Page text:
So many people helped and so many factors outside of my control lined up perfectly to make publication of WHOBERT happen. We see articles online all the time about people who sell their books so fast, but I don’t think it’s often highlighted that a book’s publication is reliant on so many people and meeting those people at the right place and the right time. If any one of these mentors hadn’t entered my life, WHOBERT could still be in my computer and not on bookshelves. So if you’ve been trying to sell a manuscript for a long time, keep at it! Be an active part of our writing community and you will meet those people and have those happy accidents that lead you to publication. This is even true after your first book comes out. It’s been over two years since I last sold a manuscript, but I’m trying to keep myself at the keyboard every day, and seek as much help and guidance as I can.

What a refreshingly healthy perspective on the different paths a manuscript can take. WHOBERT is such a clever story, I’m so glad all the stars aligned for a quick publication.  What books helped to shine a light on your writing path as you were working through WHOBERT’S revisions? Are you a believer in mentor texts? I am such a believer in consuming other authors’ and illustrators’ work and being inspired by them, but when I’m working on a revision I try not to read others’ books when I’m in the revise mindset. I don’t want to get so into their rhythm or voice that I subconsciously repeat it. But I do read a ton of picture books outside of my revisions and there are a number of people who inspire me: Dashka Slater’s ESCARGOT is so flipping hysterical and I want it to be a requirement that kids get a copy of this book when they are born; Jessie Sima is amazing at writing and illustrating whimsical worlds that I want to live in; Jessixa Bagley knows so well how to bring out emotion and make you feel (her book BOATS FOR PAPA makes me cry. Every. Single. Time. I. Read. It. And I’ve read it at least thirty times). I could go on and on!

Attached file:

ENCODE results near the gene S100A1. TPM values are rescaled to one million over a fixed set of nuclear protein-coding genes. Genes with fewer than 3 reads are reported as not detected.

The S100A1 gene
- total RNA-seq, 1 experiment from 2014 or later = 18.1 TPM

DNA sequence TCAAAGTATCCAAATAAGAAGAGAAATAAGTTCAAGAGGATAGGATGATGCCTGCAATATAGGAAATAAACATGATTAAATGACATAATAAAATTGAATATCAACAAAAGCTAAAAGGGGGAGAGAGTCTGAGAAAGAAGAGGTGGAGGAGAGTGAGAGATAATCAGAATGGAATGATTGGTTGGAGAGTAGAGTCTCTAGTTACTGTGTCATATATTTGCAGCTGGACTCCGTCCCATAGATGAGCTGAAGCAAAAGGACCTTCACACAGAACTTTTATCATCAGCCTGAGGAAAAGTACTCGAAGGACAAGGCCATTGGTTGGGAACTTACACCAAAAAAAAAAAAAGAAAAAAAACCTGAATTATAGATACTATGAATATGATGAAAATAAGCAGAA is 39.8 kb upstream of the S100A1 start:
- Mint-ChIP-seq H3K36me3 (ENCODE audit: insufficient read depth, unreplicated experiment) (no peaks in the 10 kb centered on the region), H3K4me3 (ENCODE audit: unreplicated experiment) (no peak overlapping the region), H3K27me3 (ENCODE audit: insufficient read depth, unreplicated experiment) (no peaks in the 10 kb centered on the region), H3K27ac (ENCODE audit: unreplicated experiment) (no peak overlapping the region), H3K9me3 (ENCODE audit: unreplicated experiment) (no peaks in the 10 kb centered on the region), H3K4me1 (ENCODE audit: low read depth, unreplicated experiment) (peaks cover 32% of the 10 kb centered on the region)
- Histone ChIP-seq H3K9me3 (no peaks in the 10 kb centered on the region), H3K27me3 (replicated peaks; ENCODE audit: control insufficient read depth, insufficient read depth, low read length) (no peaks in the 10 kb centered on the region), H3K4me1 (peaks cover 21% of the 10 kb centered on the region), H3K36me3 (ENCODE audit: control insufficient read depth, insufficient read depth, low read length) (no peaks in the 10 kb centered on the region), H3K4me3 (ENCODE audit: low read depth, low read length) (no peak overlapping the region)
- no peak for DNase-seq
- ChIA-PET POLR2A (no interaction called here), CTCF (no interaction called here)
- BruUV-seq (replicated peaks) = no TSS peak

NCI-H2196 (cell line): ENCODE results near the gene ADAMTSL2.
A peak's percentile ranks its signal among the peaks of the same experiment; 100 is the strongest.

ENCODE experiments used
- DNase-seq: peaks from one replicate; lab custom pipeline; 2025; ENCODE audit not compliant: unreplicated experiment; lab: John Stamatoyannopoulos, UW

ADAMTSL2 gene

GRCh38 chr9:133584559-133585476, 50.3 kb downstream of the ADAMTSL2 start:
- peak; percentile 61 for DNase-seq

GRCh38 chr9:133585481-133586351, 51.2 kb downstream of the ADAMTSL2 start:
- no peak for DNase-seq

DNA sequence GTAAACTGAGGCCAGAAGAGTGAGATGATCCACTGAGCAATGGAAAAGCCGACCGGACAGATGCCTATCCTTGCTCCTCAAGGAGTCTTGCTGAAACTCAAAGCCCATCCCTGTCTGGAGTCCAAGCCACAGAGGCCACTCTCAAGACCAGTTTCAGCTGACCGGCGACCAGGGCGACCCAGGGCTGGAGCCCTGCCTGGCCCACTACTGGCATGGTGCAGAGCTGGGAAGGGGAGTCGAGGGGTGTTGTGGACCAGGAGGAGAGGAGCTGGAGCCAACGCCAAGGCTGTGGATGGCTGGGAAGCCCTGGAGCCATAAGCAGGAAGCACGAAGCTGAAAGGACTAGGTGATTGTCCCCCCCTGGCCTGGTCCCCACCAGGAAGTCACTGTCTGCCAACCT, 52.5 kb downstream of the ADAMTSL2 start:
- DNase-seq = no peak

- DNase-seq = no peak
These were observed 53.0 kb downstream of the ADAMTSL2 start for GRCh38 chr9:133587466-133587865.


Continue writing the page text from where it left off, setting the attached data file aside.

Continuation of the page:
I second every single title you just mentioned! I haven’t read BOATS FOR PAPA yet, but it’s waiting for me at the library today, actually. In nineteen days, on July 18th, you’ll have been a published author for one whole year! Happy Book-iversary!  Do you have plans to celebrate? My plans are to keep on writing! I love our industry so much, and I want to be a part of it for as long as I can, so I’ll be at my keyboard on July 18th trying to come up with something that hopefully will make people laugh!